Task forces, fees focus of SA executives' tenure

by Kaya Yurieff and Sarah Ferris

Student Association President John Richardson addresses the SA Senate at its final meeting last week. Richardson thanked the body's senators for their advocacy work throughout the year.
Media Credit: Hatchet File Photo
Student Association President John Richardson addresses the SA Senate at its final meeting last week. Richardson thanked the body's senators for their advocacy work throughout the year.

The two top Student Association leaders spent the year injecting themselves into University conversations about cost of attendance and career services, passing over many of their early messaging goals and touting few tangible achievements in their term.

Student Association President John Richardson pledged in August to “break the insulation” between students and the SA, but he shifted his efforts late in the fall when he realized the need to identify concrete goals before focusing on messaging. By November he had turned his attention to fees and career services, emerging as the student voice in campus administrators’ conversations about these top concerns.

“I can tell [students] what I’m doing, but it’s more important that I know what students want, and focus on getting that done,” Richardson said, adding that he used G-Voice and town halls as his main way of soliciting student concerns to shape his agenda. “If you improve your communications and things like that, what’s the point if you don’t have things to communicate?”

The 30-student team of communication ambassadors for his proposed outreach office and the calendar site, called Involvio, were not put to use. Though G-Voice – an online discussion forum launched in October – has collected digital votes on two-dozen ideas, including more bike racks on campus and equipping food trucks with GWorld machines, few suggestions from the site have seen further action.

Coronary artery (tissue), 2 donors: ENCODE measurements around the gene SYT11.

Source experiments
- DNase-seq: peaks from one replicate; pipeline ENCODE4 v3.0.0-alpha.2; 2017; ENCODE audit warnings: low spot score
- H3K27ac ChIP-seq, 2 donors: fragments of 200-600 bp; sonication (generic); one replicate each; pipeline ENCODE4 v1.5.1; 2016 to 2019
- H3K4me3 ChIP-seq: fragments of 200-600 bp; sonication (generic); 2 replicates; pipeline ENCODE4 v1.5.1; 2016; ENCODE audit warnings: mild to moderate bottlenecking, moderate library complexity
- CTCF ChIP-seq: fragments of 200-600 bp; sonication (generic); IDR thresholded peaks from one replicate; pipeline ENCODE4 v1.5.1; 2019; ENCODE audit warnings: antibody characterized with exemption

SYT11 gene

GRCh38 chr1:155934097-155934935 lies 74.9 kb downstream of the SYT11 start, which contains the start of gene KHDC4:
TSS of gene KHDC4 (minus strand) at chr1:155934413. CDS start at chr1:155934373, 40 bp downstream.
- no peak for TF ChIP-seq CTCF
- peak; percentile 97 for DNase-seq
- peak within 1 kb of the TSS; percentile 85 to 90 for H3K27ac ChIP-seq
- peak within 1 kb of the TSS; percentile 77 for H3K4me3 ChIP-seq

Late in the fall, the executive team took on smaller-scale issues, such as redrafting alcohol policies for graduate student groups, increasing lighting for evening sporting events on the Mount Vernon Campus, renewing commitments to newspaper delivery and bringing in speakers for a monthly University-wide debate series.

Though the SA executives took steps toward each target – funding a temporary New York Times subscription, meeting with graduate groups about alcohol policies and hosting four debates, mostly with faculty, for the speaker series – there are no official changes in place for next year.

Richardson said his contributions to conversations like the Career Services Task Force and the Marvin Center fifth floor – where he served as a top lobbyist for expanding student organization space – cannot always be boiled down to a single achievement, because no University decision is made by a single person and “everything is done in committee.”

This semester, the pair ramped up efforts to increase transparency on student fees – an initiative that saw a slow start, but garnered a campus-wide buy-in from administrators.

Student Association Executive Vice President Ted Costigan and Richardson say their efforts have saved students a quarter-million dollars from the elimination of fees, including printing and counseling, but could not provide data to validate this claim.

The duo also claimed the elimination of University Counseling Center fees as an SA victory, which they said collectively saved students $150,000 per year. The much-maligned fee was eliminated in early September, part of a University-wide spotlight about mental health that arose after a student suicide last April.